It’s also good to have a goal, but you could cover this in the overview. Again, you want to explain why your players are here. I don’t usually specify the win conditions here unless it’s a microgame.


Now we’re finally getting into the logistics. What do I do? Just tell me, or better yet — show me. I love when the set-up section is visual because it means I can just start placing things in the right spot by matching everything to the image.

Evolution does this well in its rulebook:

Image from Evolution

How To Play

This can vary heavily from game to game. Some will break it up by the different game phases, win conditions, end-of-game scoring, character roles, special rules, and so on.

I personally love when boardgames have a quick start section (or a separate guide like Boss Monster does!) It makes it easy for new players to dive in without feeling overwhelmed by more complex games.

Some publishers also teach players by explaining a demo of the first turn. Personally, I find this can be hit or miss. It tells me some tips for playing, but I don’t really get the reason behind the moves the demo suggests.

At the end of the day, you need to test your rulebook in the same way you test your game. And don’t just give it to gamers! Get your grandma in on it and ask for her advice.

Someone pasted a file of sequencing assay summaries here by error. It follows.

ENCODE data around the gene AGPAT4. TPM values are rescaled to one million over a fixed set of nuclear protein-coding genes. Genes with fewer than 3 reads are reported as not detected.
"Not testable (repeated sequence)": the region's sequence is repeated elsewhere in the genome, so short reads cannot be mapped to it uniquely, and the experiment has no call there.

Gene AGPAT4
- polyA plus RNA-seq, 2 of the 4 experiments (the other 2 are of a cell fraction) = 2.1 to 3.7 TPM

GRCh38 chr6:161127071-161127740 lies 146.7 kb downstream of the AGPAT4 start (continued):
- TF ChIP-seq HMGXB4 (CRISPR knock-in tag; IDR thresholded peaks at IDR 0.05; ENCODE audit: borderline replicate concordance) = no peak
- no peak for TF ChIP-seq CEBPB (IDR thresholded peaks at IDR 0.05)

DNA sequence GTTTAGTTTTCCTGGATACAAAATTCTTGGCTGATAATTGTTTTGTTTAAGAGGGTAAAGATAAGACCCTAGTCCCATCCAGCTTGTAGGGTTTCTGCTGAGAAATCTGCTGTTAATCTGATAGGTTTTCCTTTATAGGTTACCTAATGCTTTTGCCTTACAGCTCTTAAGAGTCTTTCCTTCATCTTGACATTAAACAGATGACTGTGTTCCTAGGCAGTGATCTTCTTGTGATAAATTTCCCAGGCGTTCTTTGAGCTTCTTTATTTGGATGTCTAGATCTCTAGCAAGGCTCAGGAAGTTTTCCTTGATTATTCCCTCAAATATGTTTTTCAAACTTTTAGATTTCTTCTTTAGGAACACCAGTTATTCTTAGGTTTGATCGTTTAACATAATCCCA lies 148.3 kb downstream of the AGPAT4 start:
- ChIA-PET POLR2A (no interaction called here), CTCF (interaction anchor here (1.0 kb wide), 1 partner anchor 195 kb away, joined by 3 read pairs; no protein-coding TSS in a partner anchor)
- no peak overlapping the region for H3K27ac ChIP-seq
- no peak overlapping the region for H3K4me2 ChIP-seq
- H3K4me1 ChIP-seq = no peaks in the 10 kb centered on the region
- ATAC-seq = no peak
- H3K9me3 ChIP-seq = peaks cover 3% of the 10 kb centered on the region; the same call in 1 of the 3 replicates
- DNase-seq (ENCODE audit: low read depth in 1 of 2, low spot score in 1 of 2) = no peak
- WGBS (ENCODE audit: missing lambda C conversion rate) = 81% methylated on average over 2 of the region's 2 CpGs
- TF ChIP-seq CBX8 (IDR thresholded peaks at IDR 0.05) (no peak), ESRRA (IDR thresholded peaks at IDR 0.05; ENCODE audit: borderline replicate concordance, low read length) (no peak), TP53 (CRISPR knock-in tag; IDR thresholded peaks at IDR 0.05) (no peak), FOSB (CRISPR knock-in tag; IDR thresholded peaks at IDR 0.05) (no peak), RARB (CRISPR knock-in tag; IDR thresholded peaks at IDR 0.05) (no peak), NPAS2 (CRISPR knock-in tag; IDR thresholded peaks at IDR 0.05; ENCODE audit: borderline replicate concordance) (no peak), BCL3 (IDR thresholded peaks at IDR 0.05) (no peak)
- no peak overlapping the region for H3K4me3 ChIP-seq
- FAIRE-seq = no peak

Who are the developers? Designers? Publishers? Copywriter & Editors? Artists? Add in any credits in this section where it’s due. You can even add a “Special Thanks” subsection here that includes playtesters or Kickstarter supporters.

Contact Details

Next up, add your customer service email, phone number, social media accounts, or website information. This is important if you’re writing for a large publisher.

That being said, I would skip that if you’re an indy game publisher.

Pro Tip: Add a QR code that links to a landing page to various links you think players might be interested in! Personally, I love to use tools like Campsite for this.

Copyright Information

And last but not least, don’t neglect the fine print. I typically encourage clients to add the classic “All Rights Reserved” bit, the year it was published, and any trademark information.

7 Tips for Writing a Boardgame Rulebook

Alright!! Enough about that, let’s have some fun. Here are some writing tips from yours truly.

#1 Add Creative Flair

Just because you’re writing a rulebook doesn’t mean it needs to be dull. In my opinion, some of the best rulebooks are ones that immerse me into the world of the game.

  • Who am I?
  • Who are my competitors?
  • Why am I working towards whatever goal?

Giving players more background to the story is such a subtle writing technique, but it leaves a lasting impression on players.

One of my favourite rulebooks that does this exceptionally well is Love Letter. It’s not only hilariously dramatic to read, and I regularly quote it with my friends all the time (no shame).